Howie immediately jumps in with "a French-influenced, American contemporary, like a bistro style." Care to vague that up a little? Dale and Hung are into the bistro thing. Next, Howie suggests a pasta or risotto course. But that would be Italian. Dale determines that the first course is therefore tuna. Of course! Elsewhere, CJ thinks Brian should take front-of-house while Tre is head chef, Casey handles decor and he is the sous chef. Tre explains that he's fine with the head chef job, since he's an executive chef at work. Casey asks about a name and CJ volunteers his sister's name, April. The other team is pondering names as well. Hung likes "Ambrosia" but Dale wants something quirky. They settle on The Garage. Then they settle that Hung and Dale will handle the decor shopping while Sara and Howie are the cooks. Sara nominates herself as head cook and Howie declines to fight over it. Since the competition is "a war of attrition," the team has to move on to the next round, so they have to get along and he'll put aside their "little differences." Like not respecting her enough to let her wash dishes for him. Is this team success angle something he just worked out? Or does he think he's been all "Go, team!" on his previous teams?

It's morning. Tre and CJ are lying in bed. Because there's nothing more dynamic than people lying in bed. Brian has a secret weapon for his front-of-house post: a suit. He buttons it into his chef's jacket on the hanger so he can smuggle it in without the other teams spotting it. Then he'll unleash the suit at the last moment and the other team will be all, "Oh, no! Brian's wearing a suit! We're doomed!" Or something. Tre observes the big mix of personalities over on Team Leftovers; he figures they're toast. No, not the interview of cockiness! Now Tre is doomed! However, Dale confirms that everyone on Team Leftovers is "headstrong," so he's worried.

Shopping. CJ and Tre go for food while Brian and Casey shop for the inedibles. CJ reveals that he wanted "a woman's touch" for the decor, since guys "would have the whole place black or something." Yes, aesthetic sense is a genetic trait; no man has ever had even a smidgen of it. Dale and Hung handle the inedibles for Team Leftovers, leaving Howie and Sara with the food. CJ describes his restaurant as "new American cuisine with a contemporary sort of vibe." Oh, good, more vague. This really makes me appreciate Tiffani's contribution in the first Restaurant Wars -- she had a very specific idea, so it was clear what fit into the concept and what didn't. This "new" "American" "contemporary" thing leaves the menu wide open. I think you often see much more creativity in response to constraints; when you let people do anything, they tend to bland out on you. You can tell Sara is in charge when she and Howie wind up buying lamb instead of pork. Sara interviews that Howie is, of course, "hard-headed" but "you just have to know how to deal with it." And how would that be? She was not entirely successful on her first attempt, so it would be nice to know what she's doing differently this time.

There's a product-placed phone call, and Casey reveals that the phone-calling means they were all "helping each other." At the non-product-placed decor store, Brian lobbies for something tall. He describes their goal as a "nice, modern, clean restaurant." Casey explains her job as keeping Brian calm as he runs around; they seem to mesh as a team. Casey wants to get "smell goods" but Brian vetoes them on the grounds that customers find them offensive. Cut to Dale and Hung enthusiastically purchasing smelly candles -- something floral. When I use smelly candles -- like when I'm waiting for the power to go out during the ice storm -- I go for pine or cinnamon scents, nothing sugary or flowery. But I don't think they're anticipating any power outages at the restaurant. Dale and Hung buy random stuff to suit their restaurant's theme. I don't think the non-product-placed decor store has a lot of stuff suitable for a garage. Dale finds "silver rocks" and Hung comes a-runnin'. The shopping winds down. Brian begs Casey for a Buddha statue as they finish up, so she gives in.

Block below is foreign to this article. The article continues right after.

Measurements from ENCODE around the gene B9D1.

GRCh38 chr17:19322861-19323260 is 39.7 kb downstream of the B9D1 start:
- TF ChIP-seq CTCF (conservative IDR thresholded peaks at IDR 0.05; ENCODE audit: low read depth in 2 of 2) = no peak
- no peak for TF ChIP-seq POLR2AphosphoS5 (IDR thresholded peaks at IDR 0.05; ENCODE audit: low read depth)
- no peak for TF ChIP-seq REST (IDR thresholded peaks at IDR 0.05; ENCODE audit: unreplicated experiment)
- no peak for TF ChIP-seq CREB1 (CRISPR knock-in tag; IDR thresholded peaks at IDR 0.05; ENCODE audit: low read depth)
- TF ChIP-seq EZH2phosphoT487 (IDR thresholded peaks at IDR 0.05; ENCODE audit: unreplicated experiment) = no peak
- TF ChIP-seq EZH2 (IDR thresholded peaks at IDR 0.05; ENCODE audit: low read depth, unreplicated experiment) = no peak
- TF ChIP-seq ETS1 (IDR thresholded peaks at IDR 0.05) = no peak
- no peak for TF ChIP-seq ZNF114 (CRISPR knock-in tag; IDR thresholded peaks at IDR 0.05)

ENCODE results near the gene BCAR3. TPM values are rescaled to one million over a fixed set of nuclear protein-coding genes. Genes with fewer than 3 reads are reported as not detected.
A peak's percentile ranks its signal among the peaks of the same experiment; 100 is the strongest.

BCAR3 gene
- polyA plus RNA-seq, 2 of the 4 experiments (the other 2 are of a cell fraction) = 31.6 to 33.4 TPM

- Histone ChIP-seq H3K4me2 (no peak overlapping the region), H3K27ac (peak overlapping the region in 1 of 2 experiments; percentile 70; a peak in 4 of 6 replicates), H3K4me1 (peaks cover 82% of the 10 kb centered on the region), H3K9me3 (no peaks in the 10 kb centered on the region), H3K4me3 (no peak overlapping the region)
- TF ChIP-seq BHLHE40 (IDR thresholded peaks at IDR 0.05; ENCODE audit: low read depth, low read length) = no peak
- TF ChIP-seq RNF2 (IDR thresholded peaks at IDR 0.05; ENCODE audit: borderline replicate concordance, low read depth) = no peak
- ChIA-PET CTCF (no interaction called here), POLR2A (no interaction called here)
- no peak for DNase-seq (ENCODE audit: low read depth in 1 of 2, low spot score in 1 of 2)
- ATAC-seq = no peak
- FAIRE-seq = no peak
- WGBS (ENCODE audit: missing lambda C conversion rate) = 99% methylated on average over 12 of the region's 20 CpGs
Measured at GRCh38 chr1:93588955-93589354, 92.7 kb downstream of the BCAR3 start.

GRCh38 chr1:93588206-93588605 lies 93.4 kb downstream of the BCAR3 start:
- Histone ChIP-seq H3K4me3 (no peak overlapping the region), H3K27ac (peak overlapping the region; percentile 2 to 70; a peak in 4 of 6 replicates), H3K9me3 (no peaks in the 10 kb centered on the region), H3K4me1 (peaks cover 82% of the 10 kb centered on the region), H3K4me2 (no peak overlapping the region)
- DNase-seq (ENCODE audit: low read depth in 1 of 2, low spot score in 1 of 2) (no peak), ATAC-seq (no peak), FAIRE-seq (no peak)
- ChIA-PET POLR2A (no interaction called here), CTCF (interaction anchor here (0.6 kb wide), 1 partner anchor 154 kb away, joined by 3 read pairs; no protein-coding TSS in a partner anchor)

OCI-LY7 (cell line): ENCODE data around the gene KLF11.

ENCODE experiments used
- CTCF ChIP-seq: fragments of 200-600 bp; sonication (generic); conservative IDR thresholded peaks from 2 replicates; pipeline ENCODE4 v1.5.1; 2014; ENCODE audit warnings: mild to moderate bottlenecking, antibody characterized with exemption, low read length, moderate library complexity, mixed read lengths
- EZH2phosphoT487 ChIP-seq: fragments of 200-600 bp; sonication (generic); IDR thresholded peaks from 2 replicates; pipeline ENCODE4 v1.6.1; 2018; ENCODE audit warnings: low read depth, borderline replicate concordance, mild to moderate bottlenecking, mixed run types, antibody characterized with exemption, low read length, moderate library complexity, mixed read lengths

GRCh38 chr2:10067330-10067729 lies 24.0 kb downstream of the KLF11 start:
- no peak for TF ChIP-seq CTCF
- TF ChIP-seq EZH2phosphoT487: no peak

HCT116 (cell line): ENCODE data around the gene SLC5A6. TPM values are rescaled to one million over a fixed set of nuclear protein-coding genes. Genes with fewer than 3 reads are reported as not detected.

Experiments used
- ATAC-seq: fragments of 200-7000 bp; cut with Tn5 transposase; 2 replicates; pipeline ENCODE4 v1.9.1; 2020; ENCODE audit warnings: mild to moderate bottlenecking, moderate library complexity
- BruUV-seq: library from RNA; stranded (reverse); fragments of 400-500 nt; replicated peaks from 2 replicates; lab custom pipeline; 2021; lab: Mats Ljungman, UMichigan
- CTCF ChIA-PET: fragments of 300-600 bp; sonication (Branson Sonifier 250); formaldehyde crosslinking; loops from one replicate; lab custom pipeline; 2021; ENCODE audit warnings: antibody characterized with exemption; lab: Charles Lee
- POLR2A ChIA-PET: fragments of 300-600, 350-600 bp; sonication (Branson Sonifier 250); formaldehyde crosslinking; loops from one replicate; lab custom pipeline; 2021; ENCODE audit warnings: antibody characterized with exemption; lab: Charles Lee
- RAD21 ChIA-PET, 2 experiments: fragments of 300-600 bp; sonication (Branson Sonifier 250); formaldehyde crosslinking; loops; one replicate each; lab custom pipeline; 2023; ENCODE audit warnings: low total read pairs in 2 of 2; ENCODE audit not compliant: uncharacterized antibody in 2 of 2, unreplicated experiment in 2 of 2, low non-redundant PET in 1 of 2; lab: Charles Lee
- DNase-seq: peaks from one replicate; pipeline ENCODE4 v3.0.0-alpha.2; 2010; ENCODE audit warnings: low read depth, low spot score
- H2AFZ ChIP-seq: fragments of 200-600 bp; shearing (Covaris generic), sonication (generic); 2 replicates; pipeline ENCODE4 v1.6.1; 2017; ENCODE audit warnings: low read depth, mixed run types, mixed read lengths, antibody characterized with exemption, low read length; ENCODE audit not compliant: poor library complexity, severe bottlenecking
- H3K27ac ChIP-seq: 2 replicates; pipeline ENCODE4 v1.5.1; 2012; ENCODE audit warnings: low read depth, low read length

The chefs have 4 hours to get everything ready to go. Casey wonders how their cooks are doing and Brian assures her that they're perfect. Cut to Tre speaking shorthand to CJ. I don't think they're firing on all cylinders, but there are no obvious flashing red lights, either. Tre is busy cutting meat, so he doesn't want to be distracted with talking. Sara runs down their division of labor: Hung will make the first course, Howie the second, Sara the third, and it will be a team effort for dessert. (No, not dessert! The Course of Doom! (Doom! Doom!)) She reveals, "Howie and I were very, very focused for this particular challenge because, you know, we want to win." As opposed to the last time they were paired? Howie reports that he has some dozen years of risotto experience. "I like my risotto because I don't make it like every other chef makes it," he testifies. Tre jogs through the kitchen (far less frenetically than Hung's usual speed) and Sara reports that he did a lot of running around, which is not his usual thing. Tre reveals that he gave CJ the job of prepping artichokes, which took longer than he expected.